Wednesday, June 6, 2007

tidbits of late

In the midst of my move, blogging fell by the wayside. I've had time to enjoy my fair share of television, movies, and I even read a few books. The brief recaps and ratings follow:

Knocked Up - (2 stars - liked it) - I made it to see Judd Apatow's eagerly awaited comedy on opening day. I was underwhelmed. There were countless funny parts of the movie, but as a film, it didn't work for me. It felt like the funny dialogue was many improv versions away from the script. Although the story flowed, the spirit of the story didn't flow for me. It was too often immature teen drug-focused comedy with a few sprinkles of mature, relationship melodrama. Katherine Heigl was superb, as was Paul Rudd. I'm normally a huge Seth Rogen fan, but I found his performance to be rather elementary. He and his friend pandered incessantly to trite drug humor. Are there any original or even funny marijuana jokes left? It's definitely worth seeing for the funny parts, and I even enjoyed the sappy last twenty minutes, but the film as a whole was disjointed and dragged at times. I'd prefer to watch it again with the 45 minutes or so that I laughed out loud pulled out.

Half-Nelson (3 stars - loved it) - I'm a huge Ryan Gosling fan, and his performance was fantastic. The movie was slow, deep and disturbingly realistic. It was refreshing to see an accurate depiction of a how a functioning drug addict exists. It was a beautiful film.

The Holiday (2 stars - liked it) - This film surprised me immensely. The first thirty minutes were quite dry as the stage was set for the two women to switch lives. We all saw the thirty second trailer and understood the premise. Still, as the film went on, it kept getting better. The characters were quite well developed, and all five of the major roles were stellar. It was a little hokey and over-the-top predictable, but it still had heart. I did groan aloud when Kate Winslet asked Jack Black if he composed the music in the scene they were in. Let the characters stay inside the film, please. It's worth seeing for a light-hearted film. I'm also a little bit of a sucker for most movies set around Christmas.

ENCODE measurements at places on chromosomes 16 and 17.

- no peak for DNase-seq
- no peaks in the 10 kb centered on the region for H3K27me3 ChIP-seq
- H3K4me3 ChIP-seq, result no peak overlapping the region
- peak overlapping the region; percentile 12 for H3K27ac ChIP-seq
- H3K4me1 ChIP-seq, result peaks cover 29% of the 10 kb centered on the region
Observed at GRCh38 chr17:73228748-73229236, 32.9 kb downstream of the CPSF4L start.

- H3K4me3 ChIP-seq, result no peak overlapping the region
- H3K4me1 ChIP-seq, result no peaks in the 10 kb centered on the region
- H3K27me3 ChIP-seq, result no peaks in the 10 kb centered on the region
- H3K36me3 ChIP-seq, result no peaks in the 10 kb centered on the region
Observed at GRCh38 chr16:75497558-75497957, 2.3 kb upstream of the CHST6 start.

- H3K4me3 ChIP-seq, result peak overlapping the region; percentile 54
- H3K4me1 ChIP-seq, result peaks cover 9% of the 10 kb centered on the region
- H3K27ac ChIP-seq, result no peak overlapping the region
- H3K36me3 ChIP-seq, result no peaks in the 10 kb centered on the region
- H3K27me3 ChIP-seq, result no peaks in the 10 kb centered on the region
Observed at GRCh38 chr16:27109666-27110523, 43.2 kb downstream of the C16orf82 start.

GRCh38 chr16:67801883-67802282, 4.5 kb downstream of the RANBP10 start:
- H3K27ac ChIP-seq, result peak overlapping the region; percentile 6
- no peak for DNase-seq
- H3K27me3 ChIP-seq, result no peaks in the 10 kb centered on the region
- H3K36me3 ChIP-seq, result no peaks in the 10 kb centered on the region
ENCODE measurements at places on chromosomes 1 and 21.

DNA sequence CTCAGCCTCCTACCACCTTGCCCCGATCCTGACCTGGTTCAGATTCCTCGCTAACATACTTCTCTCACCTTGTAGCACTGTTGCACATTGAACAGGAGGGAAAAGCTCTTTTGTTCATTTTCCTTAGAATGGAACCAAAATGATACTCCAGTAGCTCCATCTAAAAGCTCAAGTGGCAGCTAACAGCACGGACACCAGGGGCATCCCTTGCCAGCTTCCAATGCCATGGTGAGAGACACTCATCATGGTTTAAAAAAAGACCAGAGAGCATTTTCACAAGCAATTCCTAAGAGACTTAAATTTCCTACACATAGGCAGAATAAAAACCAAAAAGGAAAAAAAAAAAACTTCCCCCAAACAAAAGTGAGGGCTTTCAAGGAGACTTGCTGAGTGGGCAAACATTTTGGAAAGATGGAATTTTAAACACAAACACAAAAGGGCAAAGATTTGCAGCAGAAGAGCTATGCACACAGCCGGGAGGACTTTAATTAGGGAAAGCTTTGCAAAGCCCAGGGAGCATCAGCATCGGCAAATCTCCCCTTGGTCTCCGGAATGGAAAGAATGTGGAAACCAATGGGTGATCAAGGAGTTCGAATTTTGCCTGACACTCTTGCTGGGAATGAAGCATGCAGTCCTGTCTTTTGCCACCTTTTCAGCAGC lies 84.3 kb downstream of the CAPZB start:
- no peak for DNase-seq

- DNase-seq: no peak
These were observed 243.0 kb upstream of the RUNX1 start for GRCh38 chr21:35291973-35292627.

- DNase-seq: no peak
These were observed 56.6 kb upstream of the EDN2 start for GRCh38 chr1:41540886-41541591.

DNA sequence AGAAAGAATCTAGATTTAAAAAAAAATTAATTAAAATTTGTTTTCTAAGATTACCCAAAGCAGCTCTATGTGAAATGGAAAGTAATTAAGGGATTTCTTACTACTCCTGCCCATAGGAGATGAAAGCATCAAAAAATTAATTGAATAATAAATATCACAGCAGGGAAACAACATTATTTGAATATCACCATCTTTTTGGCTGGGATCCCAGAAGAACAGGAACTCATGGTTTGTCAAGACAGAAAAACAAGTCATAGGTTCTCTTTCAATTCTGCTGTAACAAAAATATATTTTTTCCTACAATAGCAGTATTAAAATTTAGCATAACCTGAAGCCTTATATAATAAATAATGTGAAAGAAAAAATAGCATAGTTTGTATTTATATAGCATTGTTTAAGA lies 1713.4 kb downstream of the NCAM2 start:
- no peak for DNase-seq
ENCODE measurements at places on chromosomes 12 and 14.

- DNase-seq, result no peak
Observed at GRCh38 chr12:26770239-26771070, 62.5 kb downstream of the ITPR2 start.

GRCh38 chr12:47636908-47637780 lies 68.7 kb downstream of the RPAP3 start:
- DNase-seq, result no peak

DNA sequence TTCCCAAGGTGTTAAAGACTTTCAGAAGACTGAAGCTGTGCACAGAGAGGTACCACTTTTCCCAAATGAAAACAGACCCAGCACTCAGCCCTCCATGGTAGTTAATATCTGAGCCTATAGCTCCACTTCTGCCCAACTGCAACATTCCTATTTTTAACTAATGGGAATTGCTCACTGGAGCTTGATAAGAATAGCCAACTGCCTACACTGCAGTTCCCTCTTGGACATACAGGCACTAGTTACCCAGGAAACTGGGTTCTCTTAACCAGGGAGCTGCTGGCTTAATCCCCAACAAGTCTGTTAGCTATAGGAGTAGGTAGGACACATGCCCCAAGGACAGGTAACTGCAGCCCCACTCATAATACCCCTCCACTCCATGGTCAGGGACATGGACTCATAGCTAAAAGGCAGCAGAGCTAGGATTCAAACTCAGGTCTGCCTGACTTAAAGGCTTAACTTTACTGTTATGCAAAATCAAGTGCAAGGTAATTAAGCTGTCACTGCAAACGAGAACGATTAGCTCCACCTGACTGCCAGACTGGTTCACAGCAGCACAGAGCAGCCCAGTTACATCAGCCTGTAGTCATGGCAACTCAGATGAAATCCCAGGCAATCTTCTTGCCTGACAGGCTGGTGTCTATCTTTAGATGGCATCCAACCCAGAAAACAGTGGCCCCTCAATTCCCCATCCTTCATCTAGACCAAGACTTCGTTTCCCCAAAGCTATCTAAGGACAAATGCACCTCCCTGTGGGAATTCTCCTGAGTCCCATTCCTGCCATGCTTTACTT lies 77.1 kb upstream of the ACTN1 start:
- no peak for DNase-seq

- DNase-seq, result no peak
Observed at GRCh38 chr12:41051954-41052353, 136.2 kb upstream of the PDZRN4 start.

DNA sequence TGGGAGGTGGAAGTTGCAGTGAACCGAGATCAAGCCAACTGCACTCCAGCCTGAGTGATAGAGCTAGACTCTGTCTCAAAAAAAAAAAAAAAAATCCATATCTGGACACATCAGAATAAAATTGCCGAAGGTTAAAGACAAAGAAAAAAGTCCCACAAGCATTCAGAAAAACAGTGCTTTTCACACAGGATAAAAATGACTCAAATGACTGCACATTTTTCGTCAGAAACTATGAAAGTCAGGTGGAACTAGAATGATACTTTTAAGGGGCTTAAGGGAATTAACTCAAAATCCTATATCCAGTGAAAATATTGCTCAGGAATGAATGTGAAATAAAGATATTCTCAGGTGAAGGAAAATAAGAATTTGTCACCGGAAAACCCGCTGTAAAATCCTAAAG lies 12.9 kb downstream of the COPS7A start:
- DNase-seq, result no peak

American Dreamz (1 star - eh) - I wanted to liked this movie; I love the idea of this movie, but it was not good. I spent the whole film wondering if it wasn't funny because it was too close to reality or too far from reality. I never figured it out, but I still want to believe in the concept of this film.

Friends with Money (1 star - eh) - How can a film with Frances McDormand (I heart F McD), Catherine Keener, Joan Cusack and even Jennifer Aniston be dull? Not much happens in Friends with Money, but the action does increase as the film goes on. It has a few nice moments, and I thought the characters were finally being developed and it was getting interesting when the film abruptly ended. I'm still a little bewildered.

Bobby (4 stars - life-changing) -Bobby blew me away. The ensemble cast was fantastic, but the three best performances were: 3. Nick Cannon - I didn't even realize it was Nick Cannon until the closing credits. 2. - Demi Moore - I never had a strong opinion on Demi's acting abilities, but she was outstanding. 1. - Shia LaBeouf delivered an Oscar-worthy performance; he was unbelievably good. The last thirty minutes of the film are absolutely breath-taking. Estevez sets up the final scene, one in which everyone surely knows what happens, so poetically that one realizes he's been quietly preparing ever character and detail throughout the entire film. Admittedly, the first hour of the film was above average, but not incredible. I enjoyed some story lines more than others, but when I realized how all the parts perfectly fit into the whole film, I was mesmerized. I have not stopped thinking about this film since I watched it. The Screen Actors Guild got it right - this cast hands down gave the best ensemble performance of the year, and the film deserves far more accolades than it received.